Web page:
When I think about homes I’ve had, the one that keeps coming to mind is a third story walkup in the Lower Allston neighborhood of Boston, where I lived for a year after graduation. I shared a room with a friend, beholden only to a month-to-month commitment. She attended grad school during the day, while I stayed home and read my way through her library. At least initially, everyone in the house was dead broke. We lived off of bread, Earth Balance, and produce from the day-old shelf at the Star Market. I learned to make cowboy coffee by boiling the grounds and straining them out through a paper towel. The house itself was very “old New England”—comfortable but crumbling. We had too much time and not enough money, so domestic tasks which would normally have been automated became the focal points of our days. Time was marked by drinking tea, feeding the finches, fixing the plumbing, working on our bikes, cutting each other’s hair, always reading, always discussing, always learning to speak honestly.
Most people who filtered through that house existed in non-normative bodies and were recovering from years of being pathologized. We had lived most of our lives under the tyranny of productivity and the fear of “wasted time,” and most of us had never learned how to take care of each other or ourselves. We had many patron saints we looked to for guidance, with Audre Lorde ranking especially high up on that list. Someone could often be heard quoting her famous words on self-care: “caring for myself is not self-indulgence, it is self-preservation, and that is an act of political warfare.”
Up until then, most places I had lived in were sites of self-negation. Roommates spent their home lives getting high and watching television. I began to equate domestic life with dull complacency, and privilege going out as the only way to actively live life. For all of its faults, the Lower Allston house was one of the warmest homes I’ve had, particularly because it reclaimed “home” as something to actively engage with.
I am currently living in an art space where the domestic sphere is actively related to as a site of creation. The space exists to blur the lines between home, art, and work. It is here that I first heard Julie Byrne play and here that I holed up for the duration of the polar vortex, listening to Rooms With Walls and Windows on a near-daily basis.
Rooms With Walls and Windows is made up of material from two pre-existing tapes. Side one is drawn from You Would Love It Here, (Solid Melts, 2012), informed by the presence and dissolution of a relationship, written and recorded while living in a DIY space in Chicago (largely sans walls, and other trappings of privacy usually equated with home life). These songs, shaped only by vocals and finger-picked guitar, are story songs—driven by a meandering, organic momentum and conversational, insightful lyrics.
“Attached to Us Like Butcher Wrap,” one of the most striking songs on the record, pauses on the refrain “black coffee / brown sugar / and cream,” followed by Julie singing “I want to tell you stories / but sleep, I will be there when you wake / and we’ll have toast and one fried egg / and the bad feelings will have all gone away.” It’s a familial sentiment—simultaneously romantic and maternal, but it’s also a sentiment prefaced by the question, “How long can my body be loyal?” Processed together, the two thoughts speak to the continual nature of bodies, conflating caring for another with caring for oneself.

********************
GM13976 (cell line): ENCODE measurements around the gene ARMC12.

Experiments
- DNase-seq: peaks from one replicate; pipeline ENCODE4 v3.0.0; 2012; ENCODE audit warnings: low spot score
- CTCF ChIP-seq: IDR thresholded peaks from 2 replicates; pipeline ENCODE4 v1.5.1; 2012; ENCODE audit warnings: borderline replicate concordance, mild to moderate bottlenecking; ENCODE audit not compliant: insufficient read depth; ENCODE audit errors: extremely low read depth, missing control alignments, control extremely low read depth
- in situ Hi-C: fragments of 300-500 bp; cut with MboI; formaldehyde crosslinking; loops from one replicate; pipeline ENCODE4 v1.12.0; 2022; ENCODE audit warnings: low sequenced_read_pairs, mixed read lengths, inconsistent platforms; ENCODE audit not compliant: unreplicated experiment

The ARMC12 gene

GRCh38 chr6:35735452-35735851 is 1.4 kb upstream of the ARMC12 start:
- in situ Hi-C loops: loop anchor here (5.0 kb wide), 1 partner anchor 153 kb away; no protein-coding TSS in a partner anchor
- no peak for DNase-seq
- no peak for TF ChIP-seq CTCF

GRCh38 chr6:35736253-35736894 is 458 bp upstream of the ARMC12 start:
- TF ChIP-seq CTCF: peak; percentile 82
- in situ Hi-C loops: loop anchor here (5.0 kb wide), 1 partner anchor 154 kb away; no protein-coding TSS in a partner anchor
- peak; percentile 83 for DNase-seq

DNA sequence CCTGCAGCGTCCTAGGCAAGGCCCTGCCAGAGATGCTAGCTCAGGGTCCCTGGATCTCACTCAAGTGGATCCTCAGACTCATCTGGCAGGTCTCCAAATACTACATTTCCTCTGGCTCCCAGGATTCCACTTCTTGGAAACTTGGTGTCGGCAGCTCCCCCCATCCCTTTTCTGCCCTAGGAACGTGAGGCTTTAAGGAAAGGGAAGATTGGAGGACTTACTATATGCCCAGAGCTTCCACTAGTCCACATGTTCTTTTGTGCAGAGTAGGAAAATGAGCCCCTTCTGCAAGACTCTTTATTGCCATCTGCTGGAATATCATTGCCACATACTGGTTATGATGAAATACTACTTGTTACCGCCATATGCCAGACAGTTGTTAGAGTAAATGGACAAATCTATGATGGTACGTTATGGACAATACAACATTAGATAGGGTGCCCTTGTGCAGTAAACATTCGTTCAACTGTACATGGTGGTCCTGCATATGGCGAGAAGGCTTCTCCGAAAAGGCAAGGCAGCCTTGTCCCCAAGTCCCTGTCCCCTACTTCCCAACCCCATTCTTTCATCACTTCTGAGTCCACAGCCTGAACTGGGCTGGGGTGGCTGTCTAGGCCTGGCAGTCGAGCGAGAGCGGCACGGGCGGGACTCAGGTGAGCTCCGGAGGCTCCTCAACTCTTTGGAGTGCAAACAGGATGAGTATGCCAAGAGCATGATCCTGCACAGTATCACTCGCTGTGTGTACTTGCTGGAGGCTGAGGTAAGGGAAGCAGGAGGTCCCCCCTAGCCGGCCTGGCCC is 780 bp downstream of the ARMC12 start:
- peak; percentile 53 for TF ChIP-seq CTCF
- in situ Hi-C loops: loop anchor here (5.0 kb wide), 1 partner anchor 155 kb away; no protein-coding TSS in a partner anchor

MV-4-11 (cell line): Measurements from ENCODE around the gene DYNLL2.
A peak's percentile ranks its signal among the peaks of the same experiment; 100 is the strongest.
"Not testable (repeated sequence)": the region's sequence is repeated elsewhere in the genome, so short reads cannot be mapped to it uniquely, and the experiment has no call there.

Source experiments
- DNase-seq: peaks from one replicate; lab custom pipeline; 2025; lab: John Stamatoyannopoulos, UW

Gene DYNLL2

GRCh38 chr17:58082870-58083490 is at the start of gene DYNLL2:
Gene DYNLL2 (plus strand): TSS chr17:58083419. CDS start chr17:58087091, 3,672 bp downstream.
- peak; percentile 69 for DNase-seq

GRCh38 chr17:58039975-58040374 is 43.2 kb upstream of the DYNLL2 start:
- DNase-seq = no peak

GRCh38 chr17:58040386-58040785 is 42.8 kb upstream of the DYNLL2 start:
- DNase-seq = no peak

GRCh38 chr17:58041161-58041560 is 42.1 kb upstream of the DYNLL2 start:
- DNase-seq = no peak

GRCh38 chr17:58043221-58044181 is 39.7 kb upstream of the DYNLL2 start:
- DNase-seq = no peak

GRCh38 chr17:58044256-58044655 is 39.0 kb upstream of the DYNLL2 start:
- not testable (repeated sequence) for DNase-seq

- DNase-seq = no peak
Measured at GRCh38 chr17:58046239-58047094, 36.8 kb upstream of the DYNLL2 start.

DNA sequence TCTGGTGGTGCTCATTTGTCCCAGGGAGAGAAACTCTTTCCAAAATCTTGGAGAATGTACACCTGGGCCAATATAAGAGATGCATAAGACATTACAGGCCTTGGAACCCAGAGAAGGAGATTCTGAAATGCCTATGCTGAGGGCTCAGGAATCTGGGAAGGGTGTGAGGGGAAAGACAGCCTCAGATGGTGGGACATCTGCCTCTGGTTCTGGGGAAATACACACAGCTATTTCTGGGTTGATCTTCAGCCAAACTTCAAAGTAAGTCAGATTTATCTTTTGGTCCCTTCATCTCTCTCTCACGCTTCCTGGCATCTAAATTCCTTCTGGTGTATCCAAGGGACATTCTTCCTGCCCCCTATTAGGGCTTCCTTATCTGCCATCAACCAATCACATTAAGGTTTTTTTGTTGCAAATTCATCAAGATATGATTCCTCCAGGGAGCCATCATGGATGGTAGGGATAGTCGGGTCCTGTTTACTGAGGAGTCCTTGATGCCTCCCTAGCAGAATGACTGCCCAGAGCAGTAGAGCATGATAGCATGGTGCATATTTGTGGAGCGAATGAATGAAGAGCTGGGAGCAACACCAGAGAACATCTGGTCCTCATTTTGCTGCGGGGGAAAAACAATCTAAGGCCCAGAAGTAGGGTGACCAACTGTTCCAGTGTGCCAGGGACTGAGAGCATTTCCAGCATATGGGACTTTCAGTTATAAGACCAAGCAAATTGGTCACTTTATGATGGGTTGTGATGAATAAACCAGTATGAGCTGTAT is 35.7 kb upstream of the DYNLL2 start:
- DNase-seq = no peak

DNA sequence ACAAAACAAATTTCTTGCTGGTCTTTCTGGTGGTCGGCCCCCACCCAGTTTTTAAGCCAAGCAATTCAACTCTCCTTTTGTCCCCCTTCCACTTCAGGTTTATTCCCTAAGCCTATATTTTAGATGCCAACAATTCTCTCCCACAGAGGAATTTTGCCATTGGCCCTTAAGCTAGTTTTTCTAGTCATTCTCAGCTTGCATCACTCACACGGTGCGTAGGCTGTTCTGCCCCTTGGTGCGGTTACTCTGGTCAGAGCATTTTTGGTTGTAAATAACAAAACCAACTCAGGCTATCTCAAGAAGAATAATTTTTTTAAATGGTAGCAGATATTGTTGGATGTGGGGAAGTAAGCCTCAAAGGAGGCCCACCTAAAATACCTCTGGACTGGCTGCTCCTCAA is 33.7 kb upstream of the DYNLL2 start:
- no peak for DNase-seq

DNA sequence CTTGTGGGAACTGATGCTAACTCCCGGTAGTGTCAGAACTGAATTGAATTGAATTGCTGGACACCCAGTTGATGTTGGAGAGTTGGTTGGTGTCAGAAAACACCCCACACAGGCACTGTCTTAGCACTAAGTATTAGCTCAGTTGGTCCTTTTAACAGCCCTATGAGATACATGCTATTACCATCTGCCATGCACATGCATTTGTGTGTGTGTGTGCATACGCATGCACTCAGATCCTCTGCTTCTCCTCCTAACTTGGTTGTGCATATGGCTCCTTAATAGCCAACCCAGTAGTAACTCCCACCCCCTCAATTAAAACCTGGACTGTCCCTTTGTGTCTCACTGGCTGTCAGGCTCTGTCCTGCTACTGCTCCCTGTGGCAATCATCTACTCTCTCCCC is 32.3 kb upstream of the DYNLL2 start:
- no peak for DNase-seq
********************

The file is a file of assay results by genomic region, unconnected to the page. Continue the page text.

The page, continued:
For all the recent albums tagged as “bedroom,” most are bedroom only in recording technique or in introspection. Rooms With Walls and Windows is the rare album that calls attention to material interiority—tactile realities, the textures of things.
“Holiday” is another deftly written song, telling the story of lovers meeting and leaving in clear lines like “we could have lived together and given up on dreams of wandering.”
Side one closes on “Butter Lamb,” which contains the line that, to me, feels like a thesis for the album—“still people need small things—the feeling of water, of labor, and of sleep, and the freedom to leave.”
For the vinyl, Owen Ashworth (Casiotone for the Painfully Alone, Advance Base, Orindal) has lovingly remastered songs which were already warm in form and content to give them fullness and weight, enabling them to fill a room the way it feels they are meant to. The songs on the second side, pulled from the 2012 self-titled Teen River tape, written in a more stable living environment, are especially illustrative of this. Songs are built around stable melodies and words are buried deeper in the mix, making it easy for the songs to wash over you so fully and naturally that you could even forget that you are listening to something. (Though, upon closer inspection, the side is carefully structured—“Prism Song,” “Marmalade,” and “Vertical Rays” form this side’s core, and the “Piano Music” tracks bracket it on each side.)
Julie’s powerful voice and traditional folk instrumentation will inevitably get her comparisons to Angel Olsen and Chan Marshall, and those comparisons are well-earned. But as an album, Rooms With Walls And Windows feels closest to Bjork‘s Vespertine—a sanctuary in winter, self-described by Bjork as an album for making sandwiches to. In an earlier interview, we spoke at length about living in show spaces, living in different types of cities, living on tour, living alone. By crafting an album informed by multiple ideas of home, Julie’s music subtly recenters domesticity from a site of complacency to a site for art-making and a source of power.
Rooms With Walls and Windows is out now via Orindal.